“Most potential renters begin their search for a summer rental on the internet. After the initial search, it is important to contact the right agent that can translate needs into the perfect summer rental. Timing is also a key factor in securing a summer rental. The earlier the better. Many renters came out east after the holidays to select their rental for summer 2015. Each year we rent more and more homes in December and January.” —Ernest Cervi, Executive Managing Director, Licensed Real Estate Broker, The Corcoran Group

“If renters wait too long, the available inventory will be far less than if they’d started in January/February. It is also beneficial to know what your budget is and where you want to focus your search.” —Mary Slattery, Licensed Associate Real Estate Broker, The Corcoran Group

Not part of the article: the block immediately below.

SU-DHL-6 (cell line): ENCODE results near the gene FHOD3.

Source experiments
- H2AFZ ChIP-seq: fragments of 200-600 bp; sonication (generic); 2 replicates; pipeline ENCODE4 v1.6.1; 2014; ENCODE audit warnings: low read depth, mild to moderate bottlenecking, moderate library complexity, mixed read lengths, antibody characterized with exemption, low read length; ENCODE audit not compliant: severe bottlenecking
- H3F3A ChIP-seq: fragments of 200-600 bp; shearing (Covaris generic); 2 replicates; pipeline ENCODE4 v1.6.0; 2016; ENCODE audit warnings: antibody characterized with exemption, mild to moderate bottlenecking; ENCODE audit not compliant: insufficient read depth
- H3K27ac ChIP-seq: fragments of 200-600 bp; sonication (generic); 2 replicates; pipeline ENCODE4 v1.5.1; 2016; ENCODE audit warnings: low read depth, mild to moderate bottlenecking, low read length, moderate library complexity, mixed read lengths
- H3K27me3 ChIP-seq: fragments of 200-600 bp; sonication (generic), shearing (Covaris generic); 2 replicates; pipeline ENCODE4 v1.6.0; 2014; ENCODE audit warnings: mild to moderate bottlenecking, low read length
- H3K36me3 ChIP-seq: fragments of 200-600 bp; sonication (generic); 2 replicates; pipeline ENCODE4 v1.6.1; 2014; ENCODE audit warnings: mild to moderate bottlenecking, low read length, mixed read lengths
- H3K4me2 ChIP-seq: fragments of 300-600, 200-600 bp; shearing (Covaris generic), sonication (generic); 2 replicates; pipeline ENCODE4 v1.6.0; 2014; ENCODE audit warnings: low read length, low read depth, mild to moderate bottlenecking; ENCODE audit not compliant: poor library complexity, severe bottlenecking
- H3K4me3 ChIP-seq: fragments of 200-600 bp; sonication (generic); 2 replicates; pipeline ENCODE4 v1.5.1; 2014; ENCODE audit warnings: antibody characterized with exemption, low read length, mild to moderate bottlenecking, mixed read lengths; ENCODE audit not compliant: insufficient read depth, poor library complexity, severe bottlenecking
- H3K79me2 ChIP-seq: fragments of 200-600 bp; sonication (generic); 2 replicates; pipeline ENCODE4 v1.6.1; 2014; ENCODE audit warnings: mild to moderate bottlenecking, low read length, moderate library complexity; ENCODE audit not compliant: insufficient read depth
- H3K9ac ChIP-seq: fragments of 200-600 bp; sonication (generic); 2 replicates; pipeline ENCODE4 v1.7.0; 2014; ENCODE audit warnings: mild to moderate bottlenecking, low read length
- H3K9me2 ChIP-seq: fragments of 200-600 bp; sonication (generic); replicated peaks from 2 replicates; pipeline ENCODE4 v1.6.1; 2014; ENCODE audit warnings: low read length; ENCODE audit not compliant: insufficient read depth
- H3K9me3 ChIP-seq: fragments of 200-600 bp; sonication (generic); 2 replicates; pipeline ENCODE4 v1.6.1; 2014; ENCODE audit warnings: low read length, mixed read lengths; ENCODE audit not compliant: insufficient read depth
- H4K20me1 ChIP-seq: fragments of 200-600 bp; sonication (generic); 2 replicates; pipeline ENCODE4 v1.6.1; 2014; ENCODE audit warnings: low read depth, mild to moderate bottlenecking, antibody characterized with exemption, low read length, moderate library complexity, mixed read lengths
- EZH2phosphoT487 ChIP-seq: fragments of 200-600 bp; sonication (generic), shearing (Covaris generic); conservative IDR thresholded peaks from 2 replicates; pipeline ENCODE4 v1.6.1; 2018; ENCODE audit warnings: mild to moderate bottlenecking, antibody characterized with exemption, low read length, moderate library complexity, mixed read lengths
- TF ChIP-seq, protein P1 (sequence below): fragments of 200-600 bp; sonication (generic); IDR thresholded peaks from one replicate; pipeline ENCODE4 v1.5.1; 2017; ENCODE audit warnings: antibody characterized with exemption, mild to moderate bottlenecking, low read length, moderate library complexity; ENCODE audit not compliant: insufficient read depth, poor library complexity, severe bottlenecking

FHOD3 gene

“Communication is the ultimate key to finding the perfect Hamptons home for the summer. Think about what you are looking for and discuss your needs with your broker. Tell them as much as you can: who will be with you, where they hang out—camps/tennis/surfing/kiteboarding, bay or ocean beaches—do you cook outside and have guests every night or do you need to be close to more restaurants. This info can assist a broker who knows the rental homes and can find great listings so you have choices to view. If you haven’t worked with the broker before, letting them know where you rented before and what you did or didn’t like about that home can help.”  —Maz Crotty, Licensed Associate Real Estate Broker, Nest Seekers International